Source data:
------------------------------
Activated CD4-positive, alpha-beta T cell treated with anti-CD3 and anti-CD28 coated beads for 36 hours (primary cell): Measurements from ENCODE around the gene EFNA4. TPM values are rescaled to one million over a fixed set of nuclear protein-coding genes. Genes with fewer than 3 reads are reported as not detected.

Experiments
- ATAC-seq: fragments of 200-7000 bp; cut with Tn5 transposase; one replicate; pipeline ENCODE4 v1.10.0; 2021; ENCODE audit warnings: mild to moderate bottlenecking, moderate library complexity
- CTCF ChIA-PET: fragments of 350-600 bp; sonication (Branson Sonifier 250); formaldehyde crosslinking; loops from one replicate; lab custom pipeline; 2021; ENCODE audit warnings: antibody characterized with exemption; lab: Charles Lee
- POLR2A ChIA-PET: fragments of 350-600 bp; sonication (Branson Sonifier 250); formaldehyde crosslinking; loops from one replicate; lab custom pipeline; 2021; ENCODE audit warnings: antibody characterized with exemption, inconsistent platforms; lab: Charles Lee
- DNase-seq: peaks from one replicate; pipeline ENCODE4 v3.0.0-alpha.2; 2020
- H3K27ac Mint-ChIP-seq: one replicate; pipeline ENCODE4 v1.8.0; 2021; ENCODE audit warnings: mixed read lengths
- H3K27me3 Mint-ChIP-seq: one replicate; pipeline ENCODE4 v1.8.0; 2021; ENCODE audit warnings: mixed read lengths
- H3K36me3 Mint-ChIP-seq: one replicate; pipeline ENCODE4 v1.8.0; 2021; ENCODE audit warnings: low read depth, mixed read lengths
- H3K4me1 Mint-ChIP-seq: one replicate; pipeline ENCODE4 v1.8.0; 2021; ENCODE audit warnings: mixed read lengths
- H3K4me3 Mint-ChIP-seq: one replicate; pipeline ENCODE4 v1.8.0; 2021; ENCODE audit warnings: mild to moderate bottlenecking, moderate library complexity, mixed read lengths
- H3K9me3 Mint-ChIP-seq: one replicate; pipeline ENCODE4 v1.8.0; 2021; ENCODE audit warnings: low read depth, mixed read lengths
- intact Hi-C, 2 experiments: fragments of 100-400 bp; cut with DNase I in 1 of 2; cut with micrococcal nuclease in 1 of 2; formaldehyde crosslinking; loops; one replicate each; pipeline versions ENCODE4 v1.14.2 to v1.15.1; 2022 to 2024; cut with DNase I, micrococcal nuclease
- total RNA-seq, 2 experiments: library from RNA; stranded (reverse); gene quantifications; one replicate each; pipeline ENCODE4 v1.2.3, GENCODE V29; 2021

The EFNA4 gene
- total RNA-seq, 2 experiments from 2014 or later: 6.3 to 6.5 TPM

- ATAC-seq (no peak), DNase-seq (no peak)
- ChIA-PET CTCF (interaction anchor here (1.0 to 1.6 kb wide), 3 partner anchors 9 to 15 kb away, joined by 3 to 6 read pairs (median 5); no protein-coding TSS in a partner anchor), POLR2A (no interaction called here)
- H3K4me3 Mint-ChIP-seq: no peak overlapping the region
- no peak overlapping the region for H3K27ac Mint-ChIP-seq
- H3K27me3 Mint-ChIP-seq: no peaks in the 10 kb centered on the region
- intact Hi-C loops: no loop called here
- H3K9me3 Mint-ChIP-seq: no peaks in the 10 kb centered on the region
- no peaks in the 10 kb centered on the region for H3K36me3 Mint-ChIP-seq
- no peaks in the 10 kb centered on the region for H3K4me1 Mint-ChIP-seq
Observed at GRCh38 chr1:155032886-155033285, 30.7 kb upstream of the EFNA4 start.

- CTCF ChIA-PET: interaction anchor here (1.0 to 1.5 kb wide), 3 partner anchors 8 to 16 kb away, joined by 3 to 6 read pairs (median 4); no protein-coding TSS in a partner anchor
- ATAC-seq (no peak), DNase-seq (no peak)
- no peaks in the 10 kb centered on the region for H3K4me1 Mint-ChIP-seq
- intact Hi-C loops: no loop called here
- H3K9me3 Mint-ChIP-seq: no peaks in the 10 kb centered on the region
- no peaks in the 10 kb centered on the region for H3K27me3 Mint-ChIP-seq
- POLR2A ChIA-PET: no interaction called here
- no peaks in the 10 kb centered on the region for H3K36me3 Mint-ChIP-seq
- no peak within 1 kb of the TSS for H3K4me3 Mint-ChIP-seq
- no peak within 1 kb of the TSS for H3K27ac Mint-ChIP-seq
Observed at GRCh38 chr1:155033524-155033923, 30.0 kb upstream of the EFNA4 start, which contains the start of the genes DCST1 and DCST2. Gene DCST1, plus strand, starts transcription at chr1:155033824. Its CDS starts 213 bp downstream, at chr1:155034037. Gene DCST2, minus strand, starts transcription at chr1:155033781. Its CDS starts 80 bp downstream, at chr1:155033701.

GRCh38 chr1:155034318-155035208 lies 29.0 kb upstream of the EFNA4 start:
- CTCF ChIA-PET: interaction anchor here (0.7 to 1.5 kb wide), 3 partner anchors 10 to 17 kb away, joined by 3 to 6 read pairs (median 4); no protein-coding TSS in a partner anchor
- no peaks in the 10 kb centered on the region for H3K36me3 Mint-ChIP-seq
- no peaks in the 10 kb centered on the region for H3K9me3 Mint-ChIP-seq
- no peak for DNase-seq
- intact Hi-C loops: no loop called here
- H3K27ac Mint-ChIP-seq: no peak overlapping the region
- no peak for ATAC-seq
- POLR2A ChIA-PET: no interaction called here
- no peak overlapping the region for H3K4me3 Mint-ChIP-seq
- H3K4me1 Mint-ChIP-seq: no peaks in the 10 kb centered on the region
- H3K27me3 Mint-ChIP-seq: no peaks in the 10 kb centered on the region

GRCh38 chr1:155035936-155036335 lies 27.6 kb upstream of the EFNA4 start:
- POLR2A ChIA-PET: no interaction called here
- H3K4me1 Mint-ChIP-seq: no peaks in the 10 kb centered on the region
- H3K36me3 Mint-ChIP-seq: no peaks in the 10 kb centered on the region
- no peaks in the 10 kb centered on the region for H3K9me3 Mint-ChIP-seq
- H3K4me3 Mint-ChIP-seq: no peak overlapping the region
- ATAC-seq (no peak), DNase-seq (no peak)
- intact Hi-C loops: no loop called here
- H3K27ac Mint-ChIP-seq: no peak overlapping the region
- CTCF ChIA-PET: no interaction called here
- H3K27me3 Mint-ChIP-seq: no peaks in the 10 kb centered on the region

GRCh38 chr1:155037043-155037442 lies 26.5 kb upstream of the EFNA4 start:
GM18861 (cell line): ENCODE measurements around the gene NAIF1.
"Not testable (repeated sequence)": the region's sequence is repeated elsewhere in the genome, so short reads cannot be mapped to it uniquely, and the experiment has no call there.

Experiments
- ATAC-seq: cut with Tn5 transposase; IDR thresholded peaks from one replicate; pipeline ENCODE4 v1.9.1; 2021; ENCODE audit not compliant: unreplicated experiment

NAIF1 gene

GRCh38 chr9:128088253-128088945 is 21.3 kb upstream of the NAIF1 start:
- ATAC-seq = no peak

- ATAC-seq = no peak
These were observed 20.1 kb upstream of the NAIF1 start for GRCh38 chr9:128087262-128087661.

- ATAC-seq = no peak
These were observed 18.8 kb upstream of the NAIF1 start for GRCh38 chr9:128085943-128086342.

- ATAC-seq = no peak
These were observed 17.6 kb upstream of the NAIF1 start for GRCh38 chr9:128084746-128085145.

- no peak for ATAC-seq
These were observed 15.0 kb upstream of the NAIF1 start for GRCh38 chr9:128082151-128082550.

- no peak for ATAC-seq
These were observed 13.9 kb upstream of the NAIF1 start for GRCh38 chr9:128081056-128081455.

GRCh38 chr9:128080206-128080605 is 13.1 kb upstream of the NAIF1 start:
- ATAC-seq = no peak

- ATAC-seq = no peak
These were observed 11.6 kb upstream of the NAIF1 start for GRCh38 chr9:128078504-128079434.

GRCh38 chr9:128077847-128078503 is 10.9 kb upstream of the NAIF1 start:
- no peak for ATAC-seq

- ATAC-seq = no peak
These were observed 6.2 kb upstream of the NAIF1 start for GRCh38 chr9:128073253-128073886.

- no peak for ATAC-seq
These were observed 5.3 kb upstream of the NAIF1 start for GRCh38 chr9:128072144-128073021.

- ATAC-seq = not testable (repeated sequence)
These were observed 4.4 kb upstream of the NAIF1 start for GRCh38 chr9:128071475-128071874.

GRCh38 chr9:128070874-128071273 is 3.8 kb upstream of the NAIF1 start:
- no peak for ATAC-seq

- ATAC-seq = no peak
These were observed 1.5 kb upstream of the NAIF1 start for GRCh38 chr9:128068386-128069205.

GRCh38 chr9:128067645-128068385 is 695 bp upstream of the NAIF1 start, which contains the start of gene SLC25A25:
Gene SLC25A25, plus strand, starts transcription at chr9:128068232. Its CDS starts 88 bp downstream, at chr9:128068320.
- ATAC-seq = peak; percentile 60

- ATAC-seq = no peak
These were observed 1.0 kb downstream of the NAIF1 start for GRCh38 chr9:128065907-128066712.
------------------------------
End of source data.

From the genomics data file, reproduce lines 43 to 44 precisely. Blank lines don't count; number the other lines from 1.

- intact Hi-C loops: no loop called here
- H3K27ac Mint-ChIP-seq: no peak overlapping the region